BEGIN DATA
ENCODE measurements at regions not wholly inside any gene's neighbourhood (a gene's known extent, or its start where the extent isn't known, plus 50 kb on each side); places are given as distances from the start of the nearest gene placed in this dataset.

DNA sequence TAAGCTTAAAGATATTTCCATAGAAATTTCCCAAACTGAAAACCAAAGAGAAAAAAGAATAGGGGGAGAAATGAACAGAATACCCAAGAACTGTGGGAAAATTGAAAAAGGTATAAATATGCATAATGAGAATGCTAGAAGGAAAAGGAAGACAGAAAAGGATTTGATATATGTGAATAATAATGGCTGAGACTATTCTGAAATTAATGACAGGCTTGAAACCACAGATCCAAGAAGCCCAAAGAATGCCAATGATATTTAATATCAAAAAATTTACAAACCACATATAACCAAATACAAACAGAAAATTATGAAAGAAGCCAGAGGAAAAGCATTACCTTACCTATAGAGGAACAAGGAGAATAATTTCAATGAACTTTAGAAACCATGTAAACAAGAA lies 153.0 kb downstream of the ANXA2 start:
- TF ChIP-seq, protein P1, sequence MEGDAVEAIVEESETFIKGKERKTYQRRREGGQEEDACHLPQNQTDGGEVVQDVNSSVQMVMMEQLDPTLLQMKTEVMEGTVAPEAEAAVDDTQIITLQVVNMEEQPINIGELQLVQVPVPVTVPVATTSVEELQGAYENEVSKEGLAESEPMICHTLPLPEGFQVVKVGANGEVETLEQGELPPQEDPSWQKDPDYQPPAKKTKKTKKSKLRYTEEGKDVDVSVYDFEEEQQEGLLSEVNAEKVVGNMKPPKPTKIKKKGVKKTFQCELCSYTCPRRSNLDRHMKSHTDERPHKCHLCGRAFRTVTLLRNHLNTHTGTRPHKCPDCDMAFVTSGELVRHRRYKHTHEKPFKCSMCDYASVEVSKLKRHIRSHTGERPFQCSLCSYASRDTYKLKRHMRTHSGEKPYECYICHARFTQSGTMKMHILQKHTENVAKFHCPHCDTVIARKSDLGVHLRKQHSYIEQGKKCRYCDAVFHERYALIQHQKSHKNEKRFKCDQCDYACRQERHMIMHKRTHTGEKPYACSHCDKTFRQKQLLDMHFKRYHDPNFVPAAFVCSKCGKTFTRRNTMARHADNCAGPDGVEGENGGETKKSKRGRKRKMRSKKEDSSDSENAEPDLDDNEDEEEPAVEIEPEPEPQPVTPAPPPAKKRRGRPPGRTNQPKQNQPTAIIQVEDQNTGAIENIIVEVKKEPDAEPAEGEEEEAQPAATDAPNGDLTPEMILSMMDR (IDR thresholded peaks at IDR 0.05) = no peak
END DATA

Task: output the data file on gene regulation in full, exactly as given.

ENCODE measurements at regions not wholly inside any gene's neighbourhood (a gene's known extent, or its start where the extent isn't known, plus 50 kb on each side); places are given as distances from the start of the nearest gene placed in this dataset.

DNA sequence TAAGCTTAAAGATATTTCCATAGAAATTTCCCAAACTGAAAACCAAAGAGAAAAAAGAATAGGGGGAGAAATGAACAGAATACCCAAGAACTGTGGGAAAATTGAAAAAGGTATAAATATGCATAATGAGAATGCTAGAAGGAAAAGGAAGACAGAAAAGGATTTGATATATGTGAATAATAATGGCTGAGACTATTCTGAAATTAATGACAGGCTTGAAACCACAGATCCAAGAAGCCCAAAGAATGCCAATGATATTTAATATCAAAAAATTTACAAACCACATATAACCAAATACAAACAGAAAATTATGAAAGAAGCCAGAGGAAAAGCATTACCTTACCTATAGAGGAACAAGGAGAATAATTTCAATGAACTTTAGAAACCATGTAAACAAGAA lies 153.0 kb downstream of the ANXA2 start:
- TF ChIP-seq, protein P1, sequence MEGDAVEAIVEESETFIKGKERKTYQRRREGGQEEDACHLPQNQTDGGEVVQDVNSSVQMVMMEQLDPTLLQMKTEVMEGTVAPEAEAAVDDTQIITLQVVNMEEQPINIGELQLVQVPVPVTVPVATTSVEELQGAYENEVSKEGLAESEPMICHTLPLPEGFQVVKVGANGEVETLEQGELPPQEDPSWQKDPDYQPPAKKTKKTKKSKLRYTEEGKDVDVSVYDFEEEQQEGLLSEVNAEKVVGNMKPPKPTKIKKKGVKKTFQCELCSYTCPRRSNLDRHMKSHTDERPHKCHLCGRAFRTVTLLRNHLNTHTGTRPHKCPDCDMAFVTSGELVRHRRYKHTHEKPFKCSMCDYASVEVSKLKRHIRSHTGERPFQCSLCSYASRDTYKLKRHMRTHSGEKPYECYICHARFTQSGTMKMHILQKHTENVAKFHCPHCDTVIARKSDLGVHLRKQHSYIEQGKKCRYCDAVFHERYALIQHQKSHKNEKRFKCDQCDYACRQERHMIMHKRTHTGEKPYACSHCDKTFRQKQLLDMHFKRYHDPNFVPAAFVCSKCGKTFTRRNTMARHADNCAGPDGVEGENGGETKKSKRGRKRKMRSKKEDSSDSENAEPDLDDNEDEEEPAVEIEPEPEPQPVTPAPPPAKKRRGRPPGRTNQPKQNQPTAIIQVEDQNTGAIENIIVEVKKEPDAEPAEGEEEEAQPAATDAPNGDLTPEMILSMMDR (IDR thresholded peaks at IDR 0.05) = no peak